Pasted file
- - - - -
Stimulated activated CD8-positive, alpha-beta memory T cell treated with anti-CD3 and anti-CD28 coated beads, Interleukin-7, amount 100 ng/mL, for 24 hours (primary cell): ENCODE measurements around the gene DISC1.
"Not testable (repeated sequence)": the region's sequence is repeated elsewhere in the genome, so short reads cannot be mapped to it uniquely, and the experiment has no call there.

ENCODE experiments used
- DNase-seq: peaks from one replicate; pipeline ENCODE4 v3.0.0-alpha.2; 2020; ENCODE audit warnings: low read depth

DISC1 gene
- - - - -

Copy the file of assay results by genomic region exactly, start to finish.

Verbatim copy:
Stimulated activated CD8-positive, alpha-beta memory T cell treated with anti-CD3 and anti-CD28 coated beads, Interleukin-7, amount 100 ng/mL, for 24 hours (primary cell): ENCODE measurements around the gene DISC1.
"Not testable (repeated sequence)": the region's sequence is repeated elsewhere in the genome, so short reads cannot be mapped to it uniquely, and the experiment has no call there.

ENCODE experiments used
- DNase-seq: peaks from one replicate; pipeline ENCODE4 v3.0.0-alpha.2; 2020; ENCODE audit warnings: low read depth

DISC1 gene